I actually really enjoyed this movie. Granted, I don't think that it's quite as good as the original but for what it is, it wasn't that bad. Since a lot of people hate this movie, I'm going to start by mentioning some points on the opposing side which I agree with.I understand the disdain for this sequel and sequels in general because it's rare to find a sequel as good as the original work. I myself have encountered several sequels that were less than faithful to the original works(Holly Hobbie and Friends: Marvelous Makeover!) I will also admit that a sequel to Phantom of the Opera is never something that I really deemed necessary but not everything that's unnecessary is automatically bad. Although I can tolerate and even understand what happened to Raoul, I think it was a bit excessive and unnecessary. It's obvious that the intent was to get the audience to root for Christine to choose Erik in the end. Although I felt that he deserved better than what he received in the end, I don't agree with him and Christine being romantically involved. There are two main reasons why I have such an opinion: 1. Erik and Christine are very far apart in age which makes things a bit awkward. 2. He's still very mentally unstable and emotional problems can lead to unhealthy relationships. It's hard to care about others when one person is still struggling with their own problems. I was also drawn to the idea of their relationship remaining more of a mentor/student relationship because the relationships between students and their teachers is something not often explored in entertainment. Many people (myself included) have known teachers who have had a great effect on them and have been positively shaped because of one special teacher. Although the music was by far my favorite aspect, some of the songs tended to drag on longer than I would have liked. The song "Beneath a Moonless Sky" was beautiful but also very awkward. I know that it was supposed to deliver a sense of awe and mystique but I'm the kind of person who would rather not hear about people's passionate exchanges. Although I liked Christine and admired some of her endearing qualities, she did slightly annoy me at times. An example of that is when she decided to leave her son, Gustav, with the same guy who had threatened to kill him. The final aspect that I didn't enjoy was the ending. The whole point of the movie was to give Erik a second chance and finally allow him to achieve some happiness. This is all blown out of proportion when Christine dies after being accidentally shot by Meg. It seems like nothing more than an intent to get an emotional reaction out of the audience. It certainly didn't help that the entire movie already had a bitter, angry, almost passive-aggressive feel to it. I know that the previous show wasn't exactly a fairy tale but at least the more lighthearted moments felt truly genuine and uplifting. In this show, even some of the more cheerful moments had an underlying vibe of bitterness and depression. Now that those points are out of the way I would like to offer a different view on some of the popular criticisms against this production. The first point that I would like to make is that although this movie wasn't necessary, it does deliver an interesting idea of following up with character that the audience knew from a previous story. Something similar to Fuller House or even Hook. The setting may seem unfitting or bizarre for a Phantom of the Opera sequel. However, I feel that the new setting offers the characters and the audience a differing view of disabilities and flaws. The Coney Island show seems to deliver the message that differences should be embraced and that there's beauty to be found in them. It also delivers an opportunity to display the colorful, creative visuals that come with the setting. I understand why people are upset about what happened to Raoul and Christine's relationship. However, keep in mind that they were both very young when they got married. It's likely that Raoul felt overwhelmed and lost when it came to handling the responsibilities of supporting a marriage and raising a family. As such, he might have tried to turn to other sources to try and escape his problems. Now that I've covered Raoul, I'd like to shift the focus to his wife (or ex-wife by the end) Christine. She is certainly naïve at times and doesn't always make the best decisions. However, I feel that this stems more from her desire to help those she cares about as opposed to being stupid or selfish. She knew that she had made a commitment to Raoul but she didn't want to crush Erik's delicate soul after all of the pain that he had been through. I've been mentioning Erik quite a bit but I haven't really gone into his character in depth. Many have said that he isn't as interesting or sympathetic in this movie because he is still distraught and enraged despite all of the positive attention that he is supposedly receiving. Keep in mind that he had experienced years of torture and harassment due to his facial deformity. As such, he developed problems with anxiety and depression. Praise and affection may bring some stability and happiness but they don't completely remove the problem. The attacks and threats made him feel vulnerable, threatened, and dehumanized. As such, he often feels the need to defend himself against anyone who he perceives as a threat to him or Christine. Because of his extreme internal conflict, he has to rely on the one person who he feels brings a sense of security to such an unkind world. He also feels the need to resort to threats and force so that he isn't perceived as weak or helpless and therefore won't have to endure anymore trauma.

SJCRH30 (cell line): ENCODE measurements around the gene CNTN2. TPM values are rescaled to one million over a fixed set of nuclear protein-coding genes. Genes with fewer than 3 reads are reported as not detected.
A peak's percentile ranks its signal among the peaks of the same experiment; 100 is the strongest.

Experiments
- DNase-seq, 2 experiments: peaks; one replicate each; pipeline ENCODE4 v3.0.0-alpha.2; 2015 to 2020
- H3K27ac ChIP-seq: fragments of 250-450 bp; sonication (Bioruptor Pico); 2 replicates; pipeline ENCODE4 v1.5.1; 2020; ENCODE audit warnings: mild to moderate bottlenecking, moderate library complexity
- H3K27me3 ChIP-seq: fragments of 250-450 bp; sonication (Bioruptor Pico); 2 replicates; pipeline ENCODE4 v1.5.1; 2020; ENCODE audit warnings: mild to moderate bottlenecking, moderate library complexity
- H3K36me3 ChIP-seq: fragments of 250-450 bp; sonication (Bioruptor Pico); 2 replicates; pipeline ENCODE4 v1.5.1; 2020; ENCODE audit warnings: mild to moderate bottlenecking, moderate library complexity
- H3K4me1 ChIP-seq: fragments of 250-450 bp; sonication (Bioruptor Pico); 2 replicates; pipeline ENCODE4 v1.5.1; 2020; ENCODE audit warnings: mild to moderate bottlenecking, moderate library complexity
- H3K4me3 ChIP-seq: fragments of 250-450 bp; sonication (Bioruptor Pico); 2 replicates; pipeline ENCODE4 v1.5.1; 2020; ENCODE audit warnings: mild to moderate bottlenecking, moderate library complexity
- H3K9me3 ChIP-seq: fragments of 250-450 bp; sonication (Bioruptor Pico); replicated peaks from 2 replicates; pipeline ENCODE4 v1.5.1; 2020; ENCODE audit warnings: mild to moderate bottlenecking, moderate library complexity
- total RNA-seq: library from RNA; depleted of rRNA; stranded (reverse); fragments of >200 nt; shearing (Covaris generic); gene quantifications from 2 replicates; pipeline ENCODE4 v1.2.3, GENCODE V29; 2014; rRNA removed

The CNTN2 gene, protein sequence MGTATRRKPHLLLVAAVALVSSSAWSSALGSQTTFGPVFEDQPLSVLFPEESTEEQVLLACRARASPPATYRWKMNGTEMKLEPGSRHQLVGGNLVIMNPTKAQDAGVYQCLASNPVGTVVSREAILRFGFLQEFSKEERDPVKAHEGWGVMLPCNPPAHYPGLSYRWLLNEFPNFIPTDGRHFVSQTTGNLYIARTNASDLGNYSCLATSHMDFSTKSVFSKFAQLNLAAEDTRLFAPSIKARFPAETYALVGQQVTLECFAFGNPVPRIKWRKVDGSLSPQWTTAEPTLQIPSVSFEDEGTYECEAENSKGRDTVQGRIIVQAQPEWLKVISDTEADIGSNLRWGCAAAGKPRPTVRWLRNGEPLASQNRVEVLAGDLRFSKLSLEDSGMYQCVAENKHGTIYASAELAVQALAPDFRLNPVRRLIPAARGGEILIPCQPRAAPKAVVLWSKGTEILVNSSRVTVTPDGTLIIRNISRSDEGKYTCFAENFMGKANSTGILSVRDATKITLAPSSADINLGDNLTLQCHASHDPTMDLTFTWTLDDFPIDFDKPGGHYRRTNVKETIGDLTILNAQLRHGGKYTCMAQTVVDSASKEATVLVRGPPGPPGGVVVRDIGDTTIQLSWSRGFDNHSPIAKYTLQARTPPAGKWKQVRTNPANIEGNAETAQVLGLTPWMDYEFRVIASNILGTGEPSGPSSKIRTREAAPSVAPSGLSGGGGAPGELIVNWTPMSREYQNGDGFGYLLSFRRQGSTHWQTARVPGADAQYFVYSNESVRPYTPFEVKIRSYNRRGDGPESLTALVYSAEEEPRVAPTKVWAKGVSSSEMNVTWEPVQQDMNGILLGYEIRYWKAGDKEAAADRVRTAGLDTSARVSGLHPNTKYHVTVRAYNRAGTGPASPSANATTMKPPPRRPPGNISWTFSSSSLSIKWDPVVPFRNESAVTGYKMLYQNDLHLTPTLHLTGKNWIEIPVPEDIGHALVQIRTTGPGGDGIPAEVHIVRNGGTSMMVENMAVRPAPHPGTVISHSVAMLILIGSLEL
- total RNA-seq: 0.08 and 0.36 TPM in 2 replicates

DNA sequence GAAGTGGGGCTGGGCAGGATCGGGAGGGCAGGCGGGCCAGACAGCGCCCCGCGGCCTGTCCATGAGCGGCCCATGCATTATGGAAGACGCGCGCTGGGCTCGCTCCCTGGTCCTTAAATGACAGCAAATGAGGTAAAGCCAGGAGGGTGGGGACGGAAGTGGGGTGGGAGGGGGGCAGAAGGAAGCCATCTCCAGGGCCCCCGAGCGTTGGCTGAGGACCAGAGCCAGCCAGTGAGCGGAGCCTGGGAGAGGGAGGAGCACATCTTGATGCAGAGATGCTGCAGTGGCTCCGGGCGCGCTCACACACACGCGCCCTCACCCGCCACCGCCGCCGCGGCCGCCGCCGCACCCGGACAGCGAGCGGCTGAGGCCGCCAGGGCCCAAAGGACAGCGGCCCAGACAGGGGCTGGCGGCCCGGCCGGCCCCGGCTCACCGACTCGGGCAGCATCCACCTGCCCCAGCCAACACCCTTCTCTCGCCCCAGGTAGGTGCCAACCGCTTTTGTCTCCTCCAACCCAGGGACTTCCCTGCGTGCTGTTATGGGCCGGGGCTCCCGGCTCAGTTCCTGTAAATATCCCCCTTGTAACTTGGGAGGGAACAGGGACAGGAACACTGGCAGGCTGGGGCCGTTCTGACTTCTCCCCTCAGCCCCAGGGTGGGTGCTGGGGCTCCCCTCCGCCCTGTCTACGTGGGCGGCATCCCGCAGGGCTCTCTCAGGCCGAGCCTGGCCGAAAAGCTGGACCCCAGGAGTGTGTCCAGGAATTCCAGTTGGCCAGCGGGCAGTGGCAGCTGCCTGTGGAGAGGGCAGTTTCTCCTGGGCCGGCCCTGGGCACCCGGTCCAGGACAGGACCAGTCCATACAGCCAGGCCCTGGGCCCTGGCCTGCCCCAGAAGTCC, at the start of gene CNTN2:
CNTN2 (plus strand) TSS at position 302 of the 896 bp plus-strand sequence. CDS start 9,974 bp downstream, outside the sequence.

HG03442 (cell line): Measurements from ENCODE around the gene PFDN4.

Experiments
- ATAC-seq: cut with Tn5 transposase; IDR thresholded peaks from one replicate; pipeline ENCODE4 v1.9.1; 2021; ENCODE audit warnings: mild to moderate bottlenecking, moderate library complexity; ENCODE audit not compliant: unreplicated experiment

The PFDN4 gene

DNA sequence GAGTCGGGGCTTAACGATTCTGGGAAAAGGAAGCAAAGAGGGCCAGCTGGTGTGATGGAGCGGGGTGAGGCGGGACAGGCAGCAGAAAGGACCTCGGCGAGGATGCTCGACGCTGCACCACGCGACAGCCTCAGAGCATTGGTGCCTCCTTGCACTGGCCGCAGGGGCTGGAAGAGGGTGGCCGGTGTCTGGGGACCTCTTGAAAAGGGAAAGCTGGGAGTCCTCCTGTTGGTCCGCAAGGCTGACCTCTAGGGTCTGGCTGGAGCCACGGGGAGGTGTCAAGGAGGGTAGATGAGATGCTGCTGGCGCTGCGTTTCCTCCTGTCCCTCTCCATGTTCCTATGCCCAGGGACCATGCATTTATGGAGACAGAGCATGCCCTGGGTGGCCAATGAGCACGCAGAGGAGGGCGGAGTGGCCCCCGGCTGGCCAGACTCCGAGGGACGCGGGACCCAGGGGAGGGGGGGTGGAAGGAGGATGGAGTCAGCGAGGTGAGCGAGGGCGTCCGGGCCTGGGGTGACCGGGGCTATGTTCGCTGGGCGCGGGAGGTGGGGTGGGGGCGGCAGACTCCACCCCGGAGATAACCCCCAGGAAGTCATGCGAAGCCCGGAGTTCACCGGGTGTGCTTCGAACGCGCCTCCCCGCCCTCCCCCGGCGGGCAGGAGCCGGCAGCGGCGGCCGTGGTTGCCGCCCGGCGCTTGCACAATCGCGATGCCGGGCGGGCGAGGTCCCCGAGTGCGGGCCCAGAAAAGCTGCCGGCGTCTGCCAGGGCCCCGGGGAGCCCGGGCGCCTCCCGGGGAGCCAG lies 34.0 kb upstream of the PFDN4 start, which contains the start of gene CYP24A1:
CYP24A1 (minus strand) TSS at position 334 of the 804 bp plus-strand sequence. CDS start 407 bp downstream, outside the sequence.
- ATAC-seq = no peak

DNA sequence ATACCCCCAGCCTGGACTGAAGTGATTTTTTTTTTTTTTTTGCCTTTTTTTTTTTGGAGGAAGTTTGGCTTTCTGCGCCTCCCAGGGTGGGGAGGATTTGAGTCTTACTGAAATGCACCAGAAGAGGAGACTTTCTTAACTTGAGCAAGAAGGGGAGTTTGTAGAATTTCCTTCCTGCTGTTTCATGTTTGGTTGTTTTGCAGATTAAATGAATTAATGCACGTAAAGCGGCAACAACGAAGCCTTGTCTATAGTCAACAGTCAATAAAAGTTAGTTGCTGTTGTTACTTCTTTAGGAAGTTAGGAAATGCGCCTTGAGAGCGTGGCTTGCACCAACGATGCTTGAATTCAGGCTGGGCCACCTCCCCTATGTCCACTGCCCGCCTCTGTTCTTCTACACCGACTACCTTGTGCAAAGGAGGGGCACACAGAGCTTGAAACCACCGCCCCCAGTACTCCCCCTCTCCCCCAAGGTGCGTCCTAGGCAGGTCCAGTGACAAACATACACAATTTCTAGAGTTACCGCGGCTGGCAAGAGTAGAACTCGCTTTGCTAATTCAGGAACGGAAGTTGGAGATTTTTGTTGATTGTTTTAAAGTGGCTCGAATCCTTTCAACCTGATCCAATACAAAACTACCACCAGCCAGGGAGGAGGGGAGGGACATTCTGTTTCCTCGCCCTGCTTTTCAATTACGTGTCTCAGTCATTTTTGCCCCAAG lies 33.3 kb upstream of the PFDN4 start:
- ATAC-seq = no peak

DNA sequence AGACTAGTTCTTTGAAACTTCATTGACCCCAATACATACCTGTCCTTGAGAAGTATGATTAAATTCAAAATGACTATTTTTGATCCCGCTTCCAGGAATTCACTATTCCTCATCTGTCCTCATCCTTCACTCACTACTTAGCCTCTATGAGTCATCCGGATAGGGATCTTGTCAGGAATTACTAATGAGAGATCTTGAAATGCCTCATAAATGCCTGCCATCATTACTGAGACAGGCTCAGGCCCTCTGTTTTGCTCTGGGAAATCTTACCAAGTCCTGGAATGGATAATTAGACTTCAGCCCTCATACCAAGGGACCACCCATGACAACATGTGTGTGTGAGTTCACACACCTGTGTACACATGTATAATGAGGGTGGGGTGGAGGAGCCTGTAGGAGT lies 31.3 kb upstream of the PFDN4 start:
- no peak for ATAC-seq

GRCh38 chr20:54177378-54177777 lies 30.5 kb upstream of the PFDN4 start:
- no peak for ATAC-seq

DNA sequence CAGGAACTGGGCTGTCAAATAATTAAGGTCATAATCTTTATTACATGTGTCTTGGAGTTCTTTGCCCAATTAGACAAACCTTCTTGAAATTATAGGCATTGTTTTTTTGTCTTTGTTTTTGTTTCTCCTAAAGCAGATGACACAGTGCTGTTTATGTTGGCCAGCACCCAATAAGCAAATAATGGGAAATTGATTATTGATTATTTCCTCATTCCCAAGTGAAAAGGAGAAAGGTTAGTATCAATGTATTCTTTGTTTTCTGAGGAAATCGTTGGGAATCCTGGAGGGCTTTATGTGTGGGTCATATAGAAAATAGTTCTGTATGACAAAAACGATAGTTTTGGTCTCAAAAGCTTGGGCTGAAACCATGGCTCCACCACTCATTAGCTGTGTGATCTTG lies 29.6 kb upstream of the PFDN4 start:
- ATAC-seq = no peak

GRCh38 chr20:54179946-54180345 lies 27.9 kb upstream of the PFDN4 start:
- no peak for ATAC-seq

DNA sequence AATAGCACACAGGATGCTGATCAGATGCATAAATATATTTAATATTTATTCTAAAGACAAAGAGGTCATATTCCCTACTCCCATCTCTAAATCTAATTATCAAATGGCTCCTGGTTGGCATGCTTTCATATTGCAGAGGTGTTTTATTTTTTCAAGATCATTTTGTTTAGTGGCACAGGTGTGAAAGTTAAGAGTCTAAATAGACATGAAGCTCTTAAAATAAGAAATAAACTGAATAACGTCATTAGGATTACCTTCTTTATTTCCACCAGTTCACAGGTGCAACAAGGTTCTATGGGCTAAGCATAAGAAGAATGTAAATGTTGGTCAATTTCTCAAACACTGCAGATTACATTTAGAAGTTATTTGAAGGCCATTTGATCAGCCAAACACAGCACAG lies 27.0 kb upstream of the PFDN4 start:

Reviewed by subscriptions-75702 7 / 10